On my mind tonight: Grief.
After an emotionally difficult day at work today, my mind turned to loss and grief as I drove home.
I thought about the grief I have experienced personally in losing our twin sons at 20 weeks.
My mind drifted to my friends who have also lost children.
Then those friends who have lost loved ones, or people close to them.
And finally to people I know who have not actually lost someone they cared about due to death, but lost someone for other reasons.
Or simply just losing things or experiences. Things ending. Things changing.
NPR was on in the background as I drove and I listened to the attorney in Baltimore who was frustrated by acquittal after acquittal by those who played a part in Freddie Gray’s tragic and unnecessary death. I was touched by his family’s thankfulness for her and heard their grief as they spoke about the loss of their son.
Another story followed of a man beaten by police in Chicago until he gave a false confession to end being harmed. He served decades in prison and when he got home his mother, who had developed Alzheimers, didn’t recognize him. When asked if the sum he was awarded (which was far greater than others to whom the same thing had happened) was worth it… if any amount would be… for that time he lost with his mother? No. A billion dollars? No.
Loss. End. Change.
That is grief.
When we lose something, when something changes, or when something comes to an end we are susceptible to feeling the conflicting feelings of grief.
Here is a list that I found of forty different life experiences where one may experience feelings of grief:
(note that the list includes items which are “positive” events. Even though those events seem to come with a good trade off, they certainly can come with a range of conflicting feelings.)
- Death of a spouse
- Marital separation
- Death of a close family member
- Personal injury or illness
- Dismissal from work
- Marital reconciliation
- Change in health of family member
- Sexual difficulties
- Gain a new family member
- Business readjustment
- Change in financial state
- Death of a close friend
- Change to different line of work
- Change in frequency of arguments
- Major mortgage
- Foreclosure of mortgage or loan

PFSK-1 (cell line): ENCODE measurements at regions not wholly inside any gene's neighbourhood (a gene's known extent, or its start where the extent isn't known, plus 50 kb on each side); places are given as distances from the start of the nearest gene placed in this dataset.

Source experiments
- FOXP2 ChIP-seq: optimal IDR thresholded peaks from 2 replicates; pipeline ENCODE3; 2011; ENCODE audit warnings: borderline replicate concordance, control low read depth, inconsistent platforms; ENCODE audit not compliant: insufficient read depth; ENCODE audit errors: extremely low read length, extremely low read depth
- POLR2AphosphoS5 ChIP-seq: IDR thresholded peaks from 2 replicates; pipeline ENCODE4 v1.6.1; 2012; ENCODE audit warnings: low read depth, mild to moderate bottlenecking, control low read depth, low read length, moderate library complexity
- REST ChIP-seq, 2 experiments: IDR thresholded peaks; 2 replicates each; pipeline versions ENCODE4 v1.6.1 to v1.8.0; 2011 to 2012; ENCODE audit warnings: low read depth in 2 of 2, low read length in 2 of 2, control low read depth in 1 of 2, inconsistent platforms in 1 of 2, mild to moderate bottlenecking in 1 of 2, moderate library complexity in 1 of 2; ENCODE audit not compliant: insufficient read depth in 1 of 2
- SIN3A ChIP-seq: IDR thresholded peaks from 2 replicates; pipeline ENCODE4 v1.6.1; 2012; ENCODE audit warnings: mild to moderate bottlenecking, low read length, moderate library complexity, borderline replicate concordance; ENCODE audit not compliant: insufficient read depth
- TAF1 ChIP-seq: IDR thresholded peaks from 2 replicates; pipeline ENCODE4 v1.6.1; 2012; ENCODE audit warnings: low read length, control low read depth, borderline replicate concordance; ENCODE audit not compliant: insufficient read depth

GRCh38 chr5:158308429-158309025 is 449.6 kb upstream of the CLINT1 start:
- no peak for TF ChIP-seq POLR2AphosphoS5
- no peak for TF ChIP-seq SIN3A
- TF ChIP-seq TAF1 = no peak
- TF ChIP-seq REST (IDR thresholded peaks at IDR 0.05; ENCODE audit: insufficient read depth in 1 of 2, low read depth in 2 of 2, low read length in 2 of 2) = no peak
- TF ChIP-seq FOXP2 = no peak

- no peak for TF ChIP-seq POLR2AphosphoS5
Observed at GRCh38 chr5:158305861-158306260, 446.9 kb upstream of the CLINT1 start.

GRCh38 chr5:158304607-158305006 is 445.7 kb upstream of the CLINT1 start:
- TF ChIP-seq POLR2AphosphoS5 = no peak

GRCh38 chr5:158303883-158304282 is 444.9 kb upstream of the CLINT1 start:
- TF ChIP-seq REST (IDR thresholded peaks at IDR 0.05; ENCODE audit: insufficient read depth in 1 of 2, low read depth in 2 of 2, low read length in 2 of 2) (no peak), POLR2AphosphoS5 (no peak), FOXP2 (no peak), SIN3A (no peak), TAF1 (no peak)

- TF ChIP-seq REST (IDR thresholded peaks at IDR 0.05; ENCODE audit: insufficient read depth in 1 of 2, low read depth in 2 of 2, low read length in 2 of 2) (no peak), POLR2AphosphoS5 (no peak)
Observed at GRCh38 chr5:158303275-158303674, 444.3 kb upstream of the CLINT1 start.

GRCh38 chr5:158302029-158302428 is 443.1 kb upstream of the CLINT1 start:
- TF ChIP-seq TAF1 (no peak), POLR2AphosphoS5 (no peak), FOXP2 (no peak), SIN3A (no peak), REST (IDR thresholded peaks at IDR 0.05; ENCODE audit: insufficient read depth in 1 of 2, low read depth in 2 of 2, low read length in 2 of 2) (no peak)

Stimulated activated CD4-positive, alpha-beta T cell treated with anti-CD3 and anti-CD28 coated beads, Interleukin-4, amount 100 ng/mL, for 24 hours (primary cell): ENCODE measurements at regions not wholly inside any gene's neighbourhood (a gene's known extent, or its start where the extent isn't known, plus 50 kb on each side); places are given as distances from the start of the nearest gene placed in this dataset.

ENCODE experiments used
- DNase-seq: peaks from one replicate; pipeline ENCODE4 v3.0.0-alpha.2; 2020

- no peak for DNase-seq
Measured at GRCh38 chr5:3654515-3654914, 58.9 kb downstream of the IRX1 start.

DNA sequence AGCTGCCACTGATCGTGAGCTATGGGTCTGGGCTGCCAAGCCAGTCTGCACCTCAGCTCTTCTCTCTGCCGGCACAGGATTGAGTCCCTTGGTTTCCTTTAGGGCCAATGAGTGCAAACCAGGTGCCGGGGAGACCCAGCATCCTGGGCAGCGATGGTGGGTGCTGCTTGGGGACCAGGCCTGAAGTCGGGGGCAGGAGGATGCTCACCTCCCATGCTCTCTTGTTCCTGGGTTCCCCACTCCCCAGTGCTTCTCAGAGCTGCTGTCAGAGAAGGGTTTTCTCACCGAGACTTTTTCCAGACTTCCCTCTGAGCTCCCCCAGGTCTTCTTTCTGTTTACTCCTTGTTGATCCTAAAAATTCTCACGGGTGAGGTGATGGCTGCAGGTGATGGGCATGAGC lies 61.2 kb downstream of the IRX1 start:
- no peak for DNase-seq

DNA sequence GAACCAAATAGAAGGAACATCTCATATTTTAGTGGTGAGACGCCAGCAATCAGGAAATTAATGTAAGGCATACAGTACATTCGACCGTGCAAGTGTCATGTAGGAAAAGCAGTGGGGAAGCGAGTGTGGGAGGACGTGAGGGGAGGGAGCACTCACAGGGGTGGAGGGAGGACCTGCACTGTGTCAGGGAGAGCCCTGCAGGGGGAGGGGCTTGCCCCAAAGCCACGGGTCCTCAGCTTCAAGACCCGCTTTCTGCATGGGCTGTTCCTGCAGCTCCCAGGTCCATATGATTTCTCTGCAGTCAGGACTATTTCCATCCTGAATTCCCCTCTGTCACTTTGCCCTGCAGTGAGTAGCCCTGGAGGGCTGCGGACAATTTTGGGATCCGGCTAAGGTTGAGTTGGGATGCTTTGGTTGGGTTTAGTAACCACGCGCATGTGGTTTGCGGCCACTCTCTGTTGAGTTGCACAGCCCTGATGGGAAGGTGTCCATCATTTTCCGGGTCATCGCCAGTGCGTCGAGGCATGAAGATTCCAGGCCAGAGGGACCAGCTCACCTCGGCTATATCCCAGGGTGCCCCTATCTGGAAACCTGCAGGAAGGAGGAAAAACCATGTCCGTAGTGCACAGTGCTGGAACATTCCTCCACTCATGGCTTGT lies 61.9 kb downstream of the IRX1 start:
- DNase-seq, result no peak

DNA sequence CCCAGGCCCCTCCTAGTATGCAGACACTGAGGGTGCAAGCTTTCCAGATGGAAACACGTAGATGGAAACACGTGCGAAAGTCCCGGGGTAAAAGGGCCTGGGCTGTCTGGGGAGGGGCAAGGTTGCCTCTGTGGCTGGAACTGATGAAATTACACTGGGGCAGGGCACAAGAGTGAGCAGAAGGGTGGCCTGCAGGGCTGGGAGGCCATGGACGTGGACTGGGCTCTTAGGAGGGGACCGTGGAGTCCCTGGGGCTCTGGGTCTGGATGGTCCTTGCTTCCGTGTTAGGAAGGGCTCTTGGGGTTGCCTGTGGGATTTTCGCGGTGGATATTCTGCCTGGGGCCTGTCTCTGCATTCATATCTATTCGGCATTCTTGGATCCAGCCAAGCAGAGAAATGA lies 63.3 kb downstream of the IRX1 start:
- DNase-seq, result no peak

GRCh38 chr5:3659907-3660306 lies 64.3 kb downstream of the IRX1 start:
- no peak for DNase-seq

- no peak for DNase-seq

- Change in responsibilities at work
- Child leaving home
- Trouble with in-laws
- Outstanding personal achievement
- Spouse starts or stops work
- Begin or end school
- Change in living conditions
- Revision of personal habits
- Trouble with boss
- Change in working hours or conditions
- Change in residence
- Change in schools
- Change in recreation
- Change in church activities
- Change in social activities
- Minor mortgage or loan
- Change in sleeping habits
- Change in number of family reunions
- Change in eating habits
- Minor violation of law
- Loss of Trust, Loss of Approval, Loss of Safety and Loss of Control of my body
Seeing this list made me realize that it is likely that every person I interact with is dealing with or has dealt with something hard for them. They have probably dealt with multiple things on that list.
One thing on the list which I would like to point out, as it is very applicable to this blog and it’s readers is the bullet point “A change in church activities”. I’d like to delve into this along with my personal experiences regarding such in a future post, so consider this post kind of a part one or primer.
But until then, and for now, my conclusion is a quote which I often see in memes as I peruse Pinterest. I actually put it together as a coloring/doodle page that you can print out. It’s not very fancy, but you can certainly dress it up.
Also, I would love to hear about your personal experiences with grief, if you’re willing to share them. I am here to offer kindness, support, and love and I hope others are able to as well. Because we all could use more of that.